Latest Apple Silicon roadmap leak conflicts with previous Mac Pro rumors, but also offers more details on Apple's plans
The recent launch of Apple's new MacBook Pro lineup was arguably overshadowed by the Apple Silicon powering the devices. The power of the new M1 Pro and M1 Max chips has been the talk of the tech blogosphere since Apple chip guru Johny Srouji detailed their capabilities. While Intel's new 12th-gen Alder Lake laptop chips look to be competitive in terms of outright performance, their performance-per-watt looks to be around 50 percent lower than what Apple is able to achieve.
This, of course, has led to a lot of speculation around what Apple might have up its sleeve for the launch of the Apple Silicon-based Mac Pro. According to a new report by The Information [sub req.] and cited by Ars Technica, the Mac Pro will continue with the first-generation M1-based Mac chips code-named Jade fabricated on a 5 nm node. However, unlike a previous report from Bloomberg’s Mark Gurman which expected a four die M1 configuration, this would only be a two die M1 Max configuration. Either would rely on a fabric interconnect as we have previously explored.
Hector Martin, a well-known developer in the process of porting Linux to Mac, tweeted that he has found numerous references to multi-die configurations in the macOS driver code base. In the same tweet, he added that the IRQ (interrupt request) controller “is very clearly engineered with a (currently unused) second half for a second die)”. This is not to say, however, that Apple could also use fabric interconnect outside the dies to connect them together for a total of 40 CPU cores and 128 GPU cores.
When considering the performance of a two die M1 Max configuration for a Mac Pro, it is simply not enough horsepower on the GPU side (CPU side is not a concern). The best performing GPU in the current Mac Pro is a Radeon Pro W6800 Duo MPX Module that uses two linked GPUs over AMD’s Infinity Fabric interconnect to produce up to 30.2 TF of single-precision compute. Two M1 Max dies would have a total of 64 cores for 20.8 TF of single-precision compute. This is clearly insufficient and points to the four M1 Max die configuration Gurman has alluded to which would produce 41.6 TF of compute.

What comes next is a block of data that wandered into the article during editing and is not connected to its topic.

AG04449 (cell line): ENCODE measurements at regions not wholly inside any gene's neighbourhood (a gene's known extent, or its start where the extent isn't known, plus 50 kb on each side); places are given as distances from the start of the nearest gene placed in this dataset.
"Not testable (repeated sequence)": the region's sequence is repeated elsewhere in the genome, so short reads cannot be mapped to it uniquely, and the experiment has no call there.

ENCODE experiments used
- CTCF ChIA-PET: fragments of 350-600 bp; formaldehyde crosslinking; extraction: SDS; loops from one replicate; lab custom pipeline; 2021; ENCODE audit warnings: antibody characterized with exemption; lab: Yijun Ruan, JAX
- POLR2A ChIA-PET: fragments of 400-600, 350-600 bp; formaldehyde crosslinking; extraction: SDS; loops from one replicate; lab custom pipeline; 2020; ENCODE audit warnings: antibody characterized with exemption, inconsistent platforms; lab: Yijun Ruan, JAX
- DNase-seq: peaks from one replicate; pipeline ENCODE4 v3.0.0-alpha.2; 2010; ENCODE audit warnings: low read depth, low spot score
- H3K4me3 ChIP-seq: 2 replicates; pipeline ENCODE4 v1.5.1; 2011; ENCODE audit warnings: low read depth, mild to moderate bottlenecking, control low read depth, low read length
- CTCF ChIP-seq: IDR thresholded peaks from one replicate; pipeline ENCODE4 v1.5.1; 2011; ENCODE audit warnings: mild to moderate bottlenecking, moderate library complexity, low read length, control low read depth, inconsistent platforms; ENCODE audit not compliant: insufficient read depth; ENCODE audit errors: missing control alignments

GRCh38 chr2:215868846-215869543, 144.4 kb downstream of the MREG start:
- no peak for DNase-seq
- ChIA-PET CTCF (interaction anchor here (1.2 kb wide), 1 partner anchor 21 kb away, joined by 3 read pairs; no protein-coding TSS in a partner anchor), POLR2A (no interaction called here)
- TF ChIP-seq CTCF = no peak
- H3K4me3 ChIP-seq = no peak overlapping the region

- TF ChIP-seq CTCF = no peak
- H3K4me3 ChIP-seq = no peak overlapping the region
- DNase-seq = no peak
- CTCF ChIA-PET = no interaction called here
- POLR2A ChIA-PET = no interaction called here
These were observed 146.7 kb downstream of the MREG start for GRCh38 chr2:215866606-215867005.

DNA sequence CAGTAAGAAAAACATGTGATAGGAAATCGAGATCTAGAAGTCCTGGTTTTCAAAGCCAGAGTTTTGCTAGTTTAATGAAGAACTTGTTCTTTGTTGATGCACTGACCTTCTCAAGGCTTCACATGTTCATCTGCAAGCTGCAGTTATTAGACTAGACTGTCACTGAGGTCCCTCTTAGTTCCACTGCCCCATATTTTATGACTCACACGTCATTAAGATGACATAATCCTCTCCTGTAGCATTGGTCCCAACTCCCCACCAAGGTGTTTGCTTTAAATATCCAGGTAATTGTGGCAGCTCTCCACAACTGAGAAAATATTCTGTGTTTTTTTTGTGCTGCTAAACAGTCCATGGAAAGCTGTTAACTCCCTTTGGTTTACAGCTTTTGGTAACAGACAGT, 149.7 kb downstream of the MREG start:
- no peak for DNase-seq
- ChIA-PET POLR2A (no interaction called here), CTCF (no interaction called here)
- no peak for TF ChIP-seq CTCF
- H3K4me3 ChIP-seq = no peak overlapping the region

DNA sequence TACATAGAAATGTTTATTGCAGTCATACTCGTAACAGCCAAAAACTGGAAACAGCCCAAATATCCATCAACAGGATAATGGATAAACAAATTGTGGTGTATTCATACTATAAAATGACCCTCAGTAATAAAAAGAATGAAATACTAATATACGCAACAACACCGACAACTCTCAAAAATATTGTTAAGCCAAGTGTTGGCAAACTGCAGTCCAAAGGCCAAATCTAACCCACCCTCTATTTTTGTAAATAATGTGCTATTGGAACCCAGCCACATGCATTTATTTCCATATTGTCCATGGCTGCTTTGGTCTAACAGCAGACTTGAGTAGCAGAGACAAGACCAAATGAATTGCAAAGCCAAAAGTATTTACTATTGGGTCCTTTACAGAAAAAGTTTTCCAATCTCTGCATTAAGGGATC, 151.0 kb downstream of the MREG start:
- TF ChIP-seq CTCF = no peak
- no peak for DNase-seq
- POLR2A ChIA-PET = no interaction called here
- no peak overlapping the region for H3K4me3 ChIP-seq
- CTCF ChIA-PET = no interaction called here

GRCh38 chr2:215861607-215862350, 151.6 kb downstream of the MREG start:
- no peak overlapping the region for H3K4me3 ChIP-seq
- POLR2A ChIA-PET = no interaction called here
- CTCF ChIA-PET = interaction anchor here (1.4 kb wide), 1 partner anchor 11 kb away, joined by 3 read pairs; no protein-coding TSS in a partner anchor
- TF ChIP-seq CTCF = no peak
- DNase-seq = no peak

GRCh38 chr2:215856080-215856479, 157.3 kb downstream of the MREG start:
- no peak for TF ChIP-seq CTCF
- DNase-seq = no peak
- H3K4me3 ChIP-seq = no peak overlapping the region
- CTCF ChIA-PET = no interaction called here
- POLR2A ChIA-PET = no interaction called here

However, the one wrinkle in these numbers is that the current Mac Pro can support up to two Radeon Pro W8600 Duo MPX Modules which can produce up to 60.4 TF in tandem. One can speculate that while Apple may well adopt a four M1 Max configuration (if not also a two M1 Max configuration for an entry-level Mac Pro), that it may also have to consider a discrete GPU option and/or something similar to the Afterburner accelerator it currently offers as an option. Apple has already demonstrated it can blow away people’s expectations with its Mac silicon, so anything could be possible by the time the next Mac Pro launches sometime in 2022.
The same report by The Information also says that Apple’s second-generation Mac chip will be a single die chip and will be headed to the rumored redesigned MacBook Air. This would likely be the rumored M2 chip and would be more than likely based on the A15 architecture found in the iPhone 13 series -- the M1 series of chips are based on the A14 architecture found in the iPhone 12 series. The entire second-generation of M2-based chips is said to have been finalized.
Work is also already said to have commenced on the third-generation of M-series chips which are said to be fabricated on a 3 nm. Our guess is that these could be the first chips from Apple designed on the new Armv9 architecture and will be based on Apple’s customized application of it on the upcoming A16 SoC. The new Armv9 instruction set is the first new Arm architecture in a decade and will bring CPU increases of over 30 percent over the next two generations of SOCs. You can bet that Apple will be fully leveraging this in a way that no one else has yet been able to match.
The Information [sub req.]